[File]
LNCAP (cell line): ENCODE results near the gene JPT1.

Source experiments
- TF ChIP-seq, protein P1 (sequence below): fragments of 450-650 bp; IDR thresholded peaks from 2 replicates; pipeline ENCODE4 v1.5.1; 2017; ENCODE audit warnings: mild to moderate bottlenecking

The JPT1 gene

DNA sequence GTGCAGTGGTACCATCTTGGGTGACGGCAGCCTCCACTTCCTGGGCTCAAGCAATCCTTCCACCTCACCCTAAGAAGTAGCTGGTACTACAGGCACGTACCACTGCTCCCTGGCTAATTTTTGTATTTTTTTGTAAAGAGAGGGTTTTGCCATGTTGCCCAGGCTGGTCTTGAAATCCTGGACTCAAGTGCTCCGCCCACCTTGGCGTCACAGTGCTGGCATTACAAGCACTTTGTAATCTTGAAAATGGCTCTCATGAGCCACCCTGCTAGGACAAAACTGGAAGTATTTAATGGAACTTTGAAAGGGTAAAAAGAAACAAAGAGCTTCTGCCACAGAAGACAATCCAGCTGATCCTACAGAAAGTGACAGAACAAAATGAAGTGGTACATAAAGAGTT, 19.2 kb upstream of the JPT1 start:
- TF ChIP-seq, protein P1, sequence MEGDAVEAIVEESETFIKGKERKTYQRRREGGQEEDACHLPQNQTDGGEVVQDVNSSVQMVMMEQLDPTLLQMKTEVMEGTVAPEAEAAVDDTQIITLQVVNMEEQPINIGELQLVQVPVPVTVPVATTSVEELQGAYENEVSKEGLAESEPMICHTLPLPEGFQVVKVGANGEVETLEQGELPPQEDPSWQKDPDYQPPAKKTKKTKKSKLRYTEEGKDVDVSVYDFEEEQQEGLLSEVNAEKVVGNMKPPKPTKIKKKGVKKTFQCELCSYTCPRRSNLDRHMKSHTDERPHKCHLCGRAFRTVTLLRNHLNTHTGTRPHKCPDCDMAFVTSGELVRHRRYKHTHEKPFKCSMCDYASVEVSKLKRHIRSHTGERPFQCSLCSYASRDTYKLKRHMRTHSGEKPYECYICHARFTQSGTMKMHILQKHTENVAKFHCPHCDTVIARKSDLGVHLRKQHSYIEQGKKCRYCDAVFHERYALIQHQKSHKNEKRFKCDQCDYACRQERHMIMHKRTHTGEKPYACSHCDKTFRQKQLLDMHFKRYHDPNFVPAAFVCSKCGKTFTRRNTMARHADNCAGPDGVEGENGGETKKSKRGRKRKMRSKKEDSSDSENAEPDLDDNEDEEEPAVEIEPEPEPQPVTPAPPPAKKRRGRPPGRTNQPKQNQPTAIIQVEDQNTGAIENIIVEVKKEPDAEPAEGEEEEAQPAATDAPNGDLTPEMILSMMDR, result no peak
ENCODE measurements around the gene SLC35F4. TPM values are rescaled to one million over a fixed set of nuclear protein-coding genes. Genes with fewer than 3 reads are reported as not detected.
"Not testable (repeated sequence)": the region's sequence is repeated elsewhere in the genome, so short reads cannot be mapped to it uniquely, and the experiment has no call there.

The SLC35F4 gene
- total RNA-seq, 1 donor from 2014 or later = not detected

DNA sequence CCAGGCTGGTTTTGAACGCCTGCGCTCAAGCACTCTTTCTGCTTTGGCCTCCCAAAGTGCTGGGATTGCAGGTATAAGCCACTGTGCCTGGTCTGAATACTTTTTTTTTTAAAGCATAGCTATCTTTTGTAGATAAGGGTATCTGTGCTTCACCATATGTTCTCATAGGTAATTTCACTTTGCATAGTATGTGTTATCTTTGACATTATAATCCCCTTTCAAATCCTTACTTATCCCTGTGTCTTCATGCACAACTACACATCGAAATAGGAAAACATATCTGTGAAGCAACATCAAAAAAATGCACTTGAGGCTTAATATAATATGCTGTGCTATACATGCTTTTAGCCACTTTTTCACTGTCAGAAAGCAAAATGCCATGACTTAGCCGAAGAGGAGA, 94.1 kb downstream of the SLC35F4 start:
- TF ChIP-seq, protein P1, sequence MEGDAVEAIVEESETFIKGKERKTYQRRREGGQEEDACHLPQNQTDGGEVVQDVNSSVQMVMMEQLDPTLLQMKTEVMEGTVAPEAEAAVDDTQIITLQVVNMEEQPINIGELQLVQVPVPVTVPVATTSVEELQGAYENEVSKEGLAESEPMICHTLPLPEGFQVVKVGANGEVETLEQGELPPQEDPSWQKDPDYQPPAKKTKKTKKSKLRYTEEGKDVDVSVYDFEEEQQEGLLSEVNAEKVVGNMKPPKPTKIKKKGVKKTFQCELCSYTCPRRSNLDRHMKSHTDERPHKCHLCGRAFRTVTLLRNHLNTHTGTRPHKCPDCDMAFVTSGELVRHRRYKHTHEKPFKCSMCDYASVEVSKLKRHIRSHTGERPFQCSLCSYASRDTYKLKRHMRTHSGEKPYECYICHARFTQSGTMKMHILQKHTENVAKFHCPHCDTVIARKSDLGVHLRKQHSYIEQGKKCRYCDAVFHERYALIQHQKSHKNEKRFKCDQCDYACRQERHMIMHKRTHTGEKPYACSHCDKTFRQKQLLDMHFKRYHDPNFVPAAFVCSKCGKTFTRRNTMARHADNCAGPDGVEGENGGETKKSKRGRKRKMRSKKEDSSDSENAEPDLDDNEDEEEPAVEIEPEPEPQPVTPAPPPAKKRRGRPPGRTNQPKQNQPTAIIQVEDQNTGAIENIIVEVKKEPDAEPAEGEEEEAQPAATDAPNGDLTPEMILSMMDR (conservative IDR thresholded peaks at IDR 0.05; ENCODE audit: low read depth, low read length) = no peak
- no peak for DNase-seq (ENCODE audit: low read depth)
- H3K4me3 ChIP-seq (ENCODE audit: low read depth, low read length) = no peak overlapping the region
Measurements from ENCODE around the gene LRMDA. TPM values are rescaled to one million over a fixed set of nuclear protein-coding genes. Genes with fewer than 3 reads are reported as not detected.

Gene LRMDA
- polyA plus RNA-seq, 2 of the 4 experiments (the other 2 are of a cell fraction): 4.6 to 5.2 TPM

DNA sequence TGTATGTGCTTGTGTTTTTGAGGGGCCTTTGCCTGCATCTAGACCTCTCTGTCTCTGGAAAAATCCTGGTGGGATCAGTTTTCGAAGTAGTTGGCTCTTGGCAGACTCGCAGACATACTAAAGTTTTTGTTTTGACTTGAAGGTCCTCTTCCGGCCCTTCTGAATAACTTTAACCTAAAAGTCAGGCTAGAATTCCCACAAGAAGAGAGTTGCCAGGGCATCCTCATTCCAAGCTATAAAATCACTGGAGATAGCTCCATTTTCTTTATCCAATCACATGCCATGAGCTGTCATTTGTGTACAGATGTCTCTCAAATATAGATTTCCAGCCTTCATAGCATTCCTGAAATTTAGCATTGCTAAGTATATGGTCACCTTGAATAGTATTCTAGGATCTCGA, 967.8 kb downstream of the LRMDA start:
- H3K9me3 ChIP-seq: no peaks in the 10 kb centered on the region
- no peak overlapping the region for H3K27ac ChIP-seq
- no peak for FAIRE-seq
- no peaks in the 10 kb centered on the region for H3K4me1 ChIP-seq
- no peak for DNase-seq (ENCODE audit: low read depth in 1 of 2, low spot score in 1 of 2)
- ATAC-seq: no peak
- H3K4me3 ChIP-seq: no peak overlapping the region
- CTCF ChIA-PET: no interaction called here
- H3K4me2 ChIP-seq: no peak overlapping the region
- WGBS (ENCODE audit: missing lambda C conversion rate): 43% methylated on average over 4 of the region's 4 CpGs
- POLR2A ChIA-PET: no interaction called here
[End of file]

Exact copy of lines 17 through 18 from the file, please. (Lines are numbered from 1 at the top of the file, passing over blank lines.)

- polyA plus RNA-seq, 2 of the 4 experiments (the other 2 are of a cell fraction): 4.6 to 5.2 TPM

DNA sequence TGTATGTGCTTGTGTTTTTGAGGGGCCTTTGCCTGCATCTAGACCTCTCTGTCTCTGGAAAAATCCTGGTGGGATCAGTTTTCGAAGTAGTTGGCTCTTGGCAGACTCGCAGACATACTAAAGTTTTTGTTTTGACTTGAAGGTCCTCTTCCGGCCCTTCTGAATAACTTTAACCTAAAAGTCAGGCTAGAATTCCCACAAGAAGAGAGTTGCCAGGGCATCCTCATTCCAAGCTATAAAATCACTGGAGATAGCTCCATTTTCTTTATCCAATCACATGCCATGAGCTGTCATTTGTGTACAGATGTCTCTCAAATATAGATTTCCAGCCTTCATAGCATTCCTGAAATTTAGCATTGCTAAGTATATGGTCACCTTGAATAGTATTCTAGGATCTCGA, 967.8 kb downstream of the LRMDA start: